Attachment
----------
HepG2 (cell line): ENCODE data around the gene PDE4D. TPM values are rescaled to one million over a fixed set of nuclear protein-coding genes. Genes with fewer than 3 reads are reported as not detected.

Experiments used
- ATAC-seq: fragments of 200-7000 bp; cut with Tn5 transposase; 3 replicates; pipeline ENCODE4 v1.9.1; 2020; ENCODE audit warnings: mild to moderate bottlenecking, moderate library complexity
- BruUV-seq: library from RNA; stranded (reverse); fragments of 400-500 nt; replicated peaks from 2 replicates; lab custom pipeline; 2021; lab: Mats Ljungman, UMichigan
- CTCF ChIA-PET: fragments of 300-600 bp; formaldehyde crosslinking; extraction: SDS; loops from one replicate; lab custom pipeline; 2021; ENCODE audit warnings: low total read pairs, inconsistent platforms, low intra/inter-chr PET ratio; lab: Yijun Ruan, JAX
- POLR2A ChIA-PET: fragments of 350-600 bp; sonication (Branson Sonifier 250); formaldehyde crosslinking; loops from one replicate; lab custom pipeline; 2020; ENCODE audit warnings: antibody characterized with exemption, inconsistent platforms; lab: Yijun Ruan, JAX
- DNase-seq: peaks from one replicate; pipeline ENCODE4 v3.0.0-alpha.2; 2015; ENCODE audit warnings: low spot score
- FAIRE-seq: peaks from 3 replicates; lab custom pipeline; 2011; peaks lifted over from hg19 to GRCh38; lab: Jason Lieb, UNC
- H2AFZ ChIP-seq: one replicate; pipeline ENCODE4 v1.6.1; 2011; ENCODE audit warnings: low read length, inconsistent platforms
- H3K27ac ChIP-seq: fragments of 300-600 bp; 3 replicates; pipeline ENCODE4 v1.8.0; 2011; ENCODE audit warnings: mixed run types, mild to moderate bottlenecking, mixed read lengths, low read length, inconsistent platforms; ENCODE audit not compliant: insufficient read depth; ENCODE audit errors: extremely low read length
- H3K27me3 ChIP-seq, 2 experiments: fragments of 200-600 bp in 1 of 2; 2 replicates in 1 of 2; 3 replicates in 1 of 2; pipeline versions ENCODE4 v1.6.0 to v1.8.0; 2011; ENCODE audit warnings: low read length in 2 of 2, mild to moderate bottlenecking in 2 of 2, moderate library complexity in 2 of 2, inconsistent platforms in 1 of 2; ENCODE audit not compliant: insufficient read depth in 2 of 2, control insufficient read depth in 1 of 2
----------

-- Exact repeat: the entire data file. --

HepG2 (cell line): ENCODE data around the gene PDE4D. TPM values are rescaled to one million over a fixed set of nuclear protein-coding genes. Genes with fewer than 3 reads are reported as not detected.

Experiments used
- ATAC-seq: fragments of 200-7000 bp; cut with Tn5 transposase; 3 replicates; pipeline ENCODE4 v1.9.1; 2020; ENCODE audit warnings: mild to moderate bottlenecking, moderate library complexity
- BruUV-seq: library from RNA; stranded (reverse); fragments of 400-500 nt; replicated peaks from 2 replicates; lab custom pipeline; 2021; lab: Mats Ljungman, UMichigan
- CTCF ChIA-PET: fragments of 300-600 bp; formaldehyde crosslinking; extraction: SDS; loops from one replicate; lab custom pipeline; 2021; ENCODE audit warnings: low total read pairs, inconsistent platforms, low intra/inter-chr PET ratio; lab: Yijun Ruan, JAX
- POLR2A ChIA-PET: fragments of 350-600 bp; sonication (Branson Sonifier 250); formaldehyde crosslinking; loops from one replicate; lab custom pipeline; 2020; ENCODE audit warnings: antibody characterized with exemption, inconsistent platforms; lab: Yijun Ruan, JAX
- DNase-seq: peaks from one replicate; pipeline ENCODE4 v3.0.0-alpha.2; 2015; ENCODE audit warnings: low spot score
- FAIRE-seq: peaks from 3 replicates; lab custom pipeline; 2011; peaks lifted over from hg19 to GRCh38; lab: Jason Lieb, UNC
- H2AFZ ChIP-seq: one replicate; pipeline ENCODE4 v1.6.1; 2011; ENCODE audit warnings: low read length, inconsistent platforms
- H3K27ac ChIP-seq: fragments of 300-600 bp; 3 replicates; pipeline ENCODE4 v1.8.0; 2011; ENCODE audit warnings: mixed run types, mild to moderate bottlenecking, mixed read lengths, low read length, inconsistent platforms; ENCODE audit not compliant: insufficient read depth; ENCODE audit errors: extremely low read length
- H3K27me3 ChIP-seq, 2 experiments: fragments of 200-600 bp in 1 of 2; 2 replicates in 1 of 2; 3 replicates in 1 of 2; pipeline versions ENCODE4 v1.6.0 to v1.8.0; 2011; ENCODE audit warnings: low read length in 2 of 2, mild to moderate bottlenecking in 2 of 2, moderate library complexity in 2 of 2, inconsistent platforms in 1 of 2; ENCODE audit not compliant: insufficient read depth in 2 of 2, control insufficient read depth in 1 of 2